Dinkum Systems, Inc. v. Woodman Labs, Inc.

Filing 38

ORDER. ORDERED that defendant's Partial Motion to Dismiss Plaintiff Dinkum Systems, Inc.'s Complaint Pursuant to Fed. R. Civ. P. 12(b)(6) [Docket No. 23] is GRANTED. ORDERED that plaintiffs second, third, and fourth claims for relief are dismissed by Judge Philip A. Brimmer on 09/08/14.(jhawk, )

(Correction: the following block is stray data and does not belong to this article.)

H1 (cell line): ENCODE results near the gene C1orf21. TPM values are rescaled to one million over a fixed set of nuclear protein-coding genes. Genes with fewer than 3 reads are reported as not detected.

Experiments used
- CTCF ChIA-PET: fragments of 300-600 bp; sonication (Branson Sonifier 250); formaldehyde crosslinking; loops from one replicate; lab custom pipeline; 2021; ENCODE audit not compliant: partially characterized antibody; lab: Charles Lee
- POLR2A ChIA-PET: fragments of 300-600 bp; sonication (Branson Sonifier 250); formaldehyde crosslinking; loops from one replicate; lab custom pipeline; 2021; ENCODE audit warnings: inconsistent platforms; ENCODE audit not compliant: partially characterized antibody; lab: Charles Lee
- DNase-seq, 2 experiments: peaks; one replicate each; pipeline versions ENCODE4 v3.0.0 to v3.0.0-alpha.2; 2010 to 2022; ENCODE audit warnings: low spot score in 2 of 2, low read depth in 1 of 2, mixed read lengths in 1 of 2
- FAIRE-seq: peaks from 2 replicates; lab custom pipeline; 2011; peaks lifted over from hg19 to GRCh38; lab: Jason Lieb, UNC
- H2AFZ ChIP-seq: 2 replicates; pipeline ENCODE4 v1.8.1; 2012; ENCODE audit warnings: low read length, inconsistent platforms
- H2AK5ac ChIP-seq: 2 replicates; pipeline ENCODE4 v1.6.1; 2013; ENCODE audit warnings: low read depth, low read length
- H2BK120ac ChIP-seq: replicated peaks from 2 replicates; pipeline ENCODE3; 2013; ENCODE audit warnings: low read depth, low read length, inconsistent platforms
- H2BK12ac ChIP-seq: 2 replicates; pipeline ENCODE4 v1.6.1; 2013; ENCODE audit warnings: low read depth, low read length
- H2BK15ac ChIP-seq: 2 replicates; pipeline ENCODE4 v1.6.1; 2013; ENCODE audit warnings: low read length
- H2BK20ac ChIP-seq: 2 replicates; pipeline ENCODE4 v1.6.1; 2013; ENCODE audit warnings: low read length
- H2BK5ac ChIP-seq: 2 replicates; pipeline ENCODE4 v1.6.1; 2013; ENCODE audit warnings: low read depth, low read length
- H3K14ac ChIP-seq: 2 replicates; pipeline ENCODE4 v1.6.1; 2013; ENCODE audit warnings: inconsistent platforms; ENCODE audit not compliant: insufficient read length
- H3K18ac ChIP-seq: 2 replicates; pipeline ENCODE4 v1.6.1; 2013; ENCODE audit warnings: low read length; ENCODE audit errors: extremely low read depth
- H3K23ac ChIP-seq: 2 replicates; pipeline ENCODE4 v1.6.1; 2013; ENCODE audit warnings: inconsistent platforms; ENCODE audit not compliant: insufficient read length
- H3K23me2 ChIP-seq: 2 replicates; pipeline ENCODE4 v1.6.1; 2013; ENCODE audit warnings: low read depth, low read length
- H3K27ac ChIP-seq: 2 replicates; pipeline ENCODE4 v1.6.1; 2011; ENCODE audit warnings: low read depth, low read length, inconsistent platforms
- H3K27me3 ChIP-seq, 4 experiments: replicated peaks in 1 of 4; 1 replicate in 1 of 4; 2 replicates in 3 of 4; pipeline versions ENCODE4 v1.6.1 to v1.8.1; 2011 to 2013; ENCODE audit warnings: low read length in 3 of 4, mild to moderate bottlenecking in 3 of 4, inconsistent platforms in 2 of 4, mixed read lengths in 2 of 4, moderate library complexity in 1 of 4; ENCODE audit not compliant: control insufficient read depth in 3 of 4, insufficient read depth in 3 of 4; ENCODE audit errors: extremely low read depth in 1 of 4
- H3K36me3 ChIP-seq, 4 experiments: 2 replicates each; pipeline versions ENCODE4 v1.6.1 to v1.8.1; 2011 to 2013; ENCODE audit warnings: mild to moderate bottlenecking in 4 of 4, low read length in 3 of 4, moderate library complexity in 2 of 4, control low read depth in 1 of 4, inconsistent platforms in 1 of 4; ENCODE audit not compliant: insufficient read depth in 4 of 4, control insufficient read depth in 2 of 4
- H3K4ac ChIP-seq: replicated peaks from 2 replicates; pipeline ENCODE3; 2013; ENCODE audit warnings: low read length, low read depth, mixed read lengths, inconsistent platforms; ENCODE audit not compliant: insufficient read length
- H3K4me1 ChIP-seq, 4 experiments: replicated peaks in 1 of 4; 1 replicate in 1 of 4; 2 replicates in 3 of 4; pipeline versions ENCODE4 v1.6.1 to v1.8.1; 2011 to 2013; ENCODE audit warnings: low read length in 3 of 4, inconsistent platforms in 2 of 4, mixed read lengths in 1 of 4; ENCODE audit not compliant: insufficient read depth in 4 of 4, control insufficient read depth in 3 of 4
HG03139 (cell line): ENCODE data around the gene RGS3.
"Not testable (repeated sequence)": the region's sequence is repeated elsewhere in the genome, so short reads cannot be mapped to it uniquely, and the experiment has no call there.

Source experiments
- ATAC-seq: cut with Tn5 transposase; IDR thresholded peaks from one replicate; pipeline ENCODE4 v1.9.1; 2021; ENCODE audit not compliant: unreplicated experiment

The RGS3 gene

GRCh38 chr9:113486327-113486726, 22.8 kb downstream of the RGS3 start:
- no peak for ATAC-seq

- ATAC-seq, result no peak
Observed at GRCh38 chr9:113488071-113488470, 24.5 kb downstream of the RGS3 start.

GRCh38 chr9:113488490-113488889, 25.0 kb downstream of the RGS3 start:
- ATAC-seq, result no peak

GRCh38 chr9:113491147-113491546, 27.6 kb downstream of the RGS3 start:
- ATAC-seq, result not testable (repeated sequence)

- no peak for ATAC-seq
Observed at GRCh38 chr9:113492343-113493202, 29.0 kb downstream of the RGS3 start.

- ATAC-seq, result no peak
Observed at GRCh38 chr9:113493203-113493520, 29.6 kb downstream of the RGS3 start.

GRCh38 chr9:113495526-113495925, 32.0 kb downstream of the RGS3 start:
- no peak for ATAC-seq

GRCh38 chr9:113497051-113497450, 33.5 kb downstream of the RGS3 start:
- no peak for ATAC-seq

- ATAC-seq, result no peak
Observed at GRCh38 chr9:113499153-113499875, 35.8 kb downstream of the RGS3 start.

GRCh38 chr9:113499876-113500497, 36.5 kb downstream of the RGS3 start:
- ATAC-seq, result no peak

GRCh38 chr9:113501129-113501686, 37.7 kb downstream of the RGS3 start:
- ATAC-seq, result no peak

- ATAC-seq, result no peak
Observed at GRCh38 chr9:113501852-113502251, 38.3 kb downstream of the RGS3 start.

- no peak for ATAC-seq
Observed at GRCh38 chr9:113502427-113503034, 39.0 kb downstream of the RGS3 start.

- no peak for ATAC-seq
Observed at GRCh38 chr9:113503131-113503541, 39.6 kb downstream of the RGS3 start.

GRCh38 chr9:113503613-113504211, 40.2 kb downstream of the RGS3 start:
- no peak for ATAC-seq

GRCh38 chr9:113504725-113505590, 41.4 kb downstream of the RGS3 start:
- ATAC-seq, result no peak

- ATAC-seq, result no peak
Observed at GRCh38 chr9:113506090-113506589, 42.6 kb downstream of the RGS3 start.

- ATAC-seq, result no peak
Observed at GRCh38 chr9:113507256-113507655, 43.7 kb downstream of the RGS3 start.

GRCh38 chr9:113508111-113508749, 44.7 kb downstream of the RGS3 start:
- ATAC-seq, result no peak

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IN THE UNITED STATES DISTRICT COURT FOR THE DISTRICT OF COLORADO Judge Philip A. Brimmer Civil Action No. 14-cv-00152-PAB-KMT DINKUM SYSTEMS, INC., a Colorado corporation, Plaintiff, v. WOODMAN LABS, INC., d/b/a GoPro, a Delaware Corporation, Defendant. ORDER This matter is before the Court on the partial motion to dismiss filed by defendant Woodman Labs, Inc., d/b/a GoPro (“GoPro”). GoPro seeks dismissal of plaintiff Dinkum Systems, Inc.’s (“Dinkum”) second, third, and fourth claims for relief. The Court has subject matter jurisdiction pursuant to 28 U.S.C. § 1331. I. BACKGROUND Dinkum is a Boulder, Colorado-based company that manufactures accessories for cameras. At issue are two of Dinkum’s products, ActionPod and ActionPod PRO (the “ActionPod products”), which allow photographers to mount cameras to a wide range of surfaces and equipment. According to Dinkum, sometime in 2012, Dinkum and GoPro entered into a promotional relationship, wherein GoPro invited Dinkum to display the ActionPod products in GoPro’s booths at various industry events and trade shows, thus giving GoPro substantial familiarity with the ActionPod products. Docket No. 1 at 4, 5, ¶¶ 26, 29. In late 2013, GoPro released a similar product, the Jaws Flex Clamp. Compare Docket No. 1-1 with Docket No. 1-2. Dinkum alleges that GoPro intentionally copied the ActionPod products, and brings a federal claim for patent infringement, as well as state law claims for common law unfair competition, violation of the Colorado Consumer Protection Act (“CCPA”), and unjust enrichment. GoPro moves to dismiss all three of Dinkum’s state law claims. II. STANDARD OF REVIEW The Court’s function on a Rule 12(b)(6) motion for failure to state a claim upon which relief can be granted is not to weigh potential evidence that the parties might present at trial, but to assess whether the plaintiff’s complaint alone is sufficient to plausibly state a claim. Fed. R. Civ. P. 12(b)(6); Dubbs v. Head Start, Inc., 336 F.3d 1194, 1201 (10th Cir. 2003) (citations omitted). In doing so, the Court “must accept all the well-pleaded allegations of the complaint as true and must construe them in the light most favorable to the plaintiff.” Alvarado v. KOB–TV, L.L.C., 493 F.3d 1210, 1215 (10th Cir. 2007) (quotation marks and citation omitted). At the same time, however, a court need not accept conclusory allegations. Moffett v. Halliburton Energy Servs., Inc., 291 F.3d 1227, 1232 (10th Cir. 2002). Generally, “[s]pecific facts are not necessary; the statement need only ‘give the defendant fair notice of what the claim is and the grounds upon which it rests.’” Erickson v. Pardus, 551 U.S. 89, 93 (2007) (per curiam) (quoting Bell Atlantic Corp. v. Twombly, 550 U.S. 544, 555 (2007)) (omission marks, internal quotation marks, and citation omitted). The “plausibility” standard requires that relief must plausibly follow from the facts alleged, not that the facts themselves be plausible. Bryson v. Gonzales, 2 534 F.3d 1282, 1286 (10th Cir.2008). However, “where the well-pleaded facts do not permit the court to infer more than the mere possibility of misconduct, the complaint has alleged—but it has not shown—that the pleader is entitled to relief.” Ashcroft v. Iqbal, 556 U.S. 662, 679 (2009) (internal quotation marks and alteration marks omitted). Thus, even though modern rules of pleading are somewhat forgiving, “a complaint still must contain either direct or inferential allegations respecting all the material elements necessary to sustain a recovery under some viable legal theory.” Bryson, 534 F.3d at 1286 (quotation marks and citation omitted). III. DISCUSSION A. Unfair Competition Dinkum brings a claim for unfair competition under Colorado law. The Supreme Court has held that states “may protect businesses in the use of their trademarks, labels, or distinctive dress in the packaging of goods so as to prevent others, by imitating such markings, from misleading purchasers as to the source of the goods.” Sears, Roebuck & Co. v. Stiffel Co., 376 U.S. 225, 232 (1964). Under Colorado law, “the tort of unfair competition requires, first, that the defendant has copied the plaintiff’s products or services or misappropriated plaintiff’s name or operations in some regard, and second, that this conduct is likely to deceive or confuse the public because of the difficulties in distinguishing between the plaintiff’s and defendant’s products and services.” NetQuote, Inc. v. Byrd, 504 F. Supp. 2d 1126, 1131 (D. Colo. 2007). Generally, unfair competition has been limited to protection against “copying of nonfunctional aspects of consumer products which have acquired secondary meaning 3 such that they operate as a designation of source.” HealthONE of Denver, Inc. v. UnitedHealth Group Inc., 805 F. Supp. 2d 1115, 1123 (D. Colo. 2011) (quoting Bonito Boats, Inc. v. Thunder Craft Boats, Inc., 489 U.S. 141, 158 (1989)). The tort of unfair competition cannot protect functional elements of a product, as “[t]here is only one source of exclusive rights in functional or utilitarian features–utility patent law.” McCarthy on Trademarks and Unfair Competition § 7:64 (4th ed.) (citing Qualitex Co v. Jacobson Products Co., Inc., 514 U.S. 159, 164 (1995)); see also Global Manufacture Grp., LLC v. Gadget Universe.Com, 417 F. Supp. 2d 1161, 1167 (S.D. Cal. 2006) (“[t]he physical details and design of a product may be protected under the trademark laws only if they are nonfunctional”) (quotation and citation omitted); Aurora World, Inc. v. Ty Inc., 719 F. Supp. 2d 1115, 1146 (C.D. Cal. 2009) (nonfunctional elements of a product are not protected under trademark law because “there exists a fundamental right to compete through imitation of a competitor’s product, which right can only be temporarily denied by the patent or copyright laws”) (quoting Clamp Mfg. Co., Inc. v. Enco Mfg. Co., Inc., 870 F.2d 512, 516 (9th Cir. 1989). GoPro argues that Dinkum has failed to identify with specificity any nonfunctional elements of the ActionPod products that qualify for protection under plaintiff’s state law claims. Specifically, GoPro states that Dinkum is unable to protect the functional aspects of the ActionPod products because patent law preempts state law protection for a product’s functional aspects. Docket No. 23 at 8 (citing Qualitex, 514 U.S. at 164). In response, Dinkum does not dispute that patent law preempts state law protection for functional aspects of its products. Its state law claims recognize this fact since the 4 premise of each is that GoPro copied the “nonfunctional aspects” of the ActionPod products. See Docket No. 1 at 7-8, ¶¶ 44 (“GoPro engaged in the tort of unfair competition under Colorado law when it copied . . . nonfunctional aspects of Dinkum’s ActionPod products, which have acquired secondary meaning such that they operate as a designation of source”); 50 (“GoPro copied . . . nonfunctional aspects such as color, look and feel, which have acquired secondary meaning such that they operate as a designation of source”); 58 (“By copying the ActionPod products. . .”). However, rather than respond to GoPro’s argument that Dinkum’s state law claims are defective for failure to identify specifically what nonfunctional aspects of the products GoPro copied, Dinkum argues that it is not asserting trade dress claims under the Lanham Act, which misses the point. “Threadbare recitals of the elements of a cause of action, supported by mere conclusory statements” are inadequate to state a claim for which relief can be granted. Iqbal, 556 U.S. at 678-79. The Court agrees with GoPro that Dinkum has not alleged sufficient facts to support its claim that GoPro copied any protectable, nonfunctional elements of the ActionPod products.1 The complaint alleges only that GoPro copied the products’ “color, look and feel”, which Dinkum asserts “have acquired secondary meaning such that they operate as a designation of source.” Docket No. 1 at 5, ¶ 35; see also id. at 7, ¶ 50 (“GoPro copied . . . nonfunctional aspects such as color, look and feel, which have acquired secondary meaning such that they operate as a designation 1 GoPro also argues for dismissal on the basis that the elements that Dinkum claims were copied are functional. See Docket No. 23 at 8-10. Because the Court finds that Dinkum has failed to allege the nonfunctional aspects of the ActionPod products that were copied, the Court need not address this issue. 5 of source”). Although color alone can gain secondary meaning, Qualitex, 514 U.S. at 171-72, Dinkum fails to allege what color has gained secondary meaning. Moreover, Dinkum alleges no “facts which would support a finding that in the minds of the public, the primary significance” of the ActionPod products’ color “is to identify the source of the product rather than the product itself.” Urban Group Exercise Consultants, Ltd. v. Dick’s Sporting Goods, Inc., 2012 WL 3240442 at *7 (S.D.N.Y. Aug. 7, 2012) (dismissing trade dress claim for failure to allege that nonfunctional aspects of product had acquired secondary meaning) (citation and quotation omitted).2 As for the products’ “look and feel,” the Court finds that these concepts are too vague for the Court to assess whether Dinkum’s unfair competition claim incorporates functional elements of the ActionPod products. See ID7D Co., Ltd. v. Sears Holding Corp., 2012 WL 1247329 at *7 (D. Conn. Apr. 13, 2012) (dismissing trade dress claim where plaintiff “failed to plead in its complaint that any of the specific elements” of its product “are nonfunctional”); see also Glassybaby, LLC v. Provide Gifts, Inc., 2011 WL 2218583 at *2 (W.D. Wash. June 6, 2011) (“Plaintiff must plead with at least some detail what the purported design is and how it is nonfunctional”). Here, Dinkum alleges no facts that describe nonfunctional details of the ActionPod products’ “look and feel.” In fact, the 2 GoPro asks the Court to take judicial notice of Dinkum’s trademark application for the ActionPod products and the United States Patent and Trademark Office’s February 6, 2014 Office Action with respect to Dinkum’s application. Docket No. 24. The Court determines that it is able to rule on GoPro’s motion without reference to these materials. GoPro’s Request for Judicial Notice is therefore denied as moot. Although the Court will not consider Dinkum’s trademark application on a 12(b)(6) motion, Dinkum does not dispute that its trade dress application disclaimed any protection for color. See Docket No. 23 at 11. 6 only details of the ActionPod products in the complaint describe elements that are undoubtedly functional. See Docket No. 1 at 3, ¶ 20 (“The ActionPod Products are proprietary camera accessories that allow a photographer to mount a camera to accessible structures or objects in numerous adjustable positions while still providing a stable base for taking pictures.”) (emphasis added). Dinkum argues that the tort of unfair competition is not limited to federal intellectual property rights, but rather that the “universal test is whether the public is likely to be deceived.” Docket No. 26 at 8 (quoting NetQuote, 504 F. Supp. 2d at 1130). The broad nature of the unfair competition tort, however, does not absolve Dinkum from alleging a protectable interest in the elements of its design that it claims were copied. As discussed above, functional elements are protected exclusively by patent law. Under well-established law, copying unpatented, functional elements of a design is expressly permitted, even if it creates consumer confusion. Sears, 376 U.S. at 232 (“mere inability of the public to tell two identical articles apart is not enough to support an injunction against copying or an award of damages for copying that which the federal patent laws permit to be copied”); see also Shakespeare Co. v. Silstar Corp. of Am., Inc., 9 F.3d 1091, 1104 (4th Cir. 1993) (noting the “strong federal policy against granting perpetual private rights in functional designs”). Because Dinkum has provided no more than bare allegations that GoPro copied nonfunctional aspects of the ActionPod products, it has not stated a claim for unfair competition. Iqbal, 556 U.S. at 678-79.3 3 Dinkum also claims that GoPro “misappropriated and exploited [its] business values, including without limitation, the skill and labor of Dinkum related to creation and 7 B. Colorado Consumer Protection Act Dinkum alleges that GoPro has engaged in deceptive trade practices in violation of the CCPA, Colo. Rev. Stat. § 6-1-101 et seq. Docket No. 1 at 7-8, ¶¶ 48-56. A CCPA cause of action consists of the following elements: “(1) that the defendant engaged in an unfair or deceptive trade practice; (2) that the challenged practice occurred in the course of defendant’s business, vocation, or occupation; (3) that it significantly impacts the public as actual or potential consumers of the defendant’s goods, services, or property; (4) that the plaintiff suffered injury in fact to a legally protected interest; and (5) that the challenged practice caused the plaintiff’s injury.” Rhino Linings USA, Inc. v. Rocky Mountain Rhino Lining, Inc., 62 P.3d 142, 146-47 (Colo. 2003). Dinkum’s CCPA claim relies on the same conduct alleged in its unfair competition claim, namely, that GoPro “cop[ied] the ActionPod Products to create the Jaws Flex Clamp, including nonfunctional aspects such as color, look and feel, which have acquired secondary meaning.” Docket No. 1 at 7, ¶ 50. As discussed above, Dinkum has not pled facts sufficient to support a finding that any of the allegedly copied aspects of its products are protectable under a theory of common law unfair promotion of its ActionPod Products.” Docket No. 1 at 7, ¶ 45. While the tort of unfair competition “prohibit[s] unfair misappropriation of a competitor’s business values,” Am. Television and Commc’n Corp. v. Manning, 651 P.2d 440, 445 (Colo. App. 1982), the prohibition on misappropriating business values does not “expand unfair competition to cover every instance in which an individual capitalizes upon the skill and efforts of another.” Powell Products, Inc. v. Marks, 948 F. Supp. 1469, 1476 (D. Colo. 1996). Here, because Dinkum has not alleged sufficient factual information to support a finding that any of the copied elements of its products are protectable and not preempted by patent law, it cannot state a claim for misappropriation of its business values. 8 competition. Nor does Dinkum plead any other “legally protected interest” other than its allegations that GoPro copied its design. As such, Dinkum fails to state a claim under the CCPA. C. Unjust Enrichment Dinkum’s fourth claim for relief is for unjust enrichment. Recovery under an unjust enrichment theory requires a showing that: “(1) at plaintiff’s expense, (2) defendant received a benefit (3) under circumstances that would make it unjust for defendant to retain the benefit without paying.” Robinson v. Colorado State Lottery Division, 179 P.3d 998, 1007 (Colo. 2008). Once again, Dinkum’s unjust enrichment claim is based on alleged copying of aspects of products that Dinkum has not shown are protectable under state common law. See Docket No. 1 at 8, ¶ 58. While Dinkum alleges that GoPro has gained an unjust benefit by “misappropriating [its] skill and labor . . . as well as the industry goodwill associated with the ActionPod Products,” id., recovery under this theory cannot be based on functional aspects. Sears, 376 U.S. at 231 (“Sharing in the goodwill of an article unprotected by patent or trade-mark is the exercise of a right possessed by all–and in the free exercise of which the consuming public is deeply interested” (quoting Kellogg Co. v. National Biscuit Co., 305 U.S. 111, 122 (1938)); see also Shock-Tek, LLC v. Trek Bicycle Corp., 2001 WL 1680191 at *4 (E.D. Mich. Dec. 18, 2001) (dismissing unjust enrichment claim because “there is no prohibition against the copying” of a functional design). Because it has not alleged facts that support the conclusion that the copied elements of its products were nonfunctional and have acquired secondary meaning, Dinkum has not stated a cause 9 of action for unjust enrichment. IV. LEAVE TO AMEND As a final note, Dinkum requests that, should the Court find that it failed to state a claim for violation of the CCPA, the Court should treat GoPro’s motion as a Rule 12(e) motion for a more definite statement and allow Dinkum “the opportunity to amend prior to any dismissal of its claims.” Docket No. 26 at 12. Dinkum, however, has not filed a motion to amend. The Local Rules of this District are clear that a “motion shall not be included in a response or reply to the original motion,” but rather “shall be made in a separate document.” D.C.COLO.LCivR 7.1(d). V. CONCLUSION For the foregoing reasons, it is ORDERED that defendant’s Partial Motion to Dismiss Plaintiff Dinkum Systems, Inc.’s Complaint Pursuant to Fed. R. Civ. P. 12(b)(6) [Docket No. 23] is GRANTED. It is further ORDERED that plaintiff’s second, third, and fourth claims for relief are dismissed. DATED September 8, 2014. BY THE COURT: s/Philip A. Brimmer PHILIP A. BRIMMER United States District Judge 10